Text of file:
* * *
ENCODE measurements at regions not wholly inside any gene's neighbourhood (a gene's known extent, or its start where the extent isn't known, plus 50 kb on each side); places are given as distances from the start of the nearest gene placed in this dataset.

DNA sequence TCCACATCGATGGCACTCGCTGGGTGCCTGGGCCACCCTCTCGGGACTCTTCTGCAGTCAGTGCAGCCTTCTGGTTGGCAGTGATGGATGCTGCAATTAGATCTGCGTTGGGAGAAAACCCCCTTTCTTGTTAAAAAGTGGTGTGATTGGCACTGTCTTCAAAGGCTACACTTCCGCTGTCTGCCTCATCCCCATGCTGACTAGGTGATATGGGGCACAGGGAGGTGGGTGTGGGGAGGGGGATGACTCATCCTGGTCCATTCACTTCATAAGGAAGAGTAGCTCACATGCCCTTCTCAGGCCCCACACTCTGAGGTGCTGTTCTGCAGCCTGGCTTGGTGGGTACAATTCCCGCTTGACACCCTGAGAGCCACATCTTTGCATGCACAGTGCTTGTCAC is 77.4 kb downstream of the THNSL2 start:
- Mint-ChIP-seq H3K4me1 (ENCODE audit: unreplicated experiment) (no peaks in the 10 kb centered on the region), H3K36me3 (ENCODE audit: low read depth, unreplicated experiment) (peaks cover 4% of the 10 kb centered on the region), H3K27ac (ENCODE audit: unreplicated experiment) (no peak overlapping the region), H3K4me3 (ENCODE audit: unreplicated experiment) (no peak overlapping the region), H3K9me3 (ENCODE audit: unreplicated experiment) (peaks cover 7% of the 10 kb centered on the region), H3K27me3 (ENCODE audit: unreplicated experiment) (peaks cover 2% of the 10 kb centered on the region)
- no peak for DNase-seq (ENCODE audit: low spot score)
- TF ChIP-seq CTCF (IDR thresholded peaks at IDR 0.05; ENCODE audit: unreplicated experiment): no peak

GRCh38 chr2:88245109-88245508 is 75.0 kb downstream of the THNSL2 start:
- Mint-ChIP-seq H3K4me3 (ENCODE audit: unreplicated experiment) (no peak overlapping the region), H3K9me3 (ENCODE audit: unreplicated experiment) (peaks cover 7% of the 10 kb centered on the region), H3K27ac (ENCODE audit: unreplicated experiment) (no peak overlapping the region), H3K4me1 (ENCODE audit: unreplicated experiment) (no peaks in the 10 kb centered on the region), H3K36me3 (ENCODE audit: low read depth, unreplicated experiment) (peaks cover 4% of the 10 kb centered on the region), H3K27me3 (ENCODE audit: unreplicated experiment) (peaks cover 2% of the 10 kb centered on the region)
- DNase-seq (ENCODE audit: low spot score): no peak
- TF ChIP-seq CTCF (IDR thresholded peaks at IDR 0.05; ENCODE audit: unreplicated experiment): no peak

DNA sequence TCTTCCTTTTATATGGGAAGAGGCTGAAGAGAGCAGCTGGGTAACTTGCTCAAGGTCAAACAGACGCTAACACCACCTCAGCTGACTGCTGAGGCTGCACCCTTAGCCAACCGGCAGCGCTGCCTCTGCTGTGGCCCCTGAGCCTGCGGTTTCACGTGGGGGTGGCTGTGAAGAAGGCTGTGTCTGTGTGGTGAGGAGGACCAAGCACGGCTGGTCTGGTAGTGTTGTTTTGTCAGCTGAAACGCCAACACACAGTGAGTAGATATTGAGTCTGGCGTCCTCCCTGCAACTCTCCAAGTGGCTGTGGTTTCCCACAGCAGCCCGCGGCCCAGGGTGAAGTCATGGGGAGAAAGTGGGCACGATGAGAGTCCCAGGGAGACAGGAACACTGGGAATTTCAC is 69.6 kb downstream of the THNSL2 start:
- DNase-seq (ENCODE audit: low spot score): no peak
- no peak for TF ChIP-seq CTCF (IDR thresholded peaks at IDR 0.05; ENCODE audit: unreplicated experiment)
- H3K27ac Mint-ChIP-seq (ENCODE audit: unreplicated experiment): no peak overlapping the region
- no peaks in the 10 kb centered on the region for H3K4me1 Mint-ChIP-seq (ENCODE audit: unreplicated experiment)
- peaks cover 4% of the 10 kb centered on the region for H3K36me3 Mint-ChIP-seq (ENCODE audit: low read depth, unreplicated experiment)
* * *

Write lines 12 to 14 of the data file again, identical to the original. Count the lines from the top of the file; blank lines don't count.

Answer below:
- no peak for TF ChIP-seq CTCF (IDR thresholded peaks at IDR 0.05; ENCODE audit: unreplicated experiment)
- H3K27ac Mint-ChIP-seq (ENCODE audit: unreplicated experiment): no peak overlapping the region
- no peaks in the 10 kb centered on the region for H3K4me1 Mint-ChIP-seq (ENCODE audit: unreplicated experiment)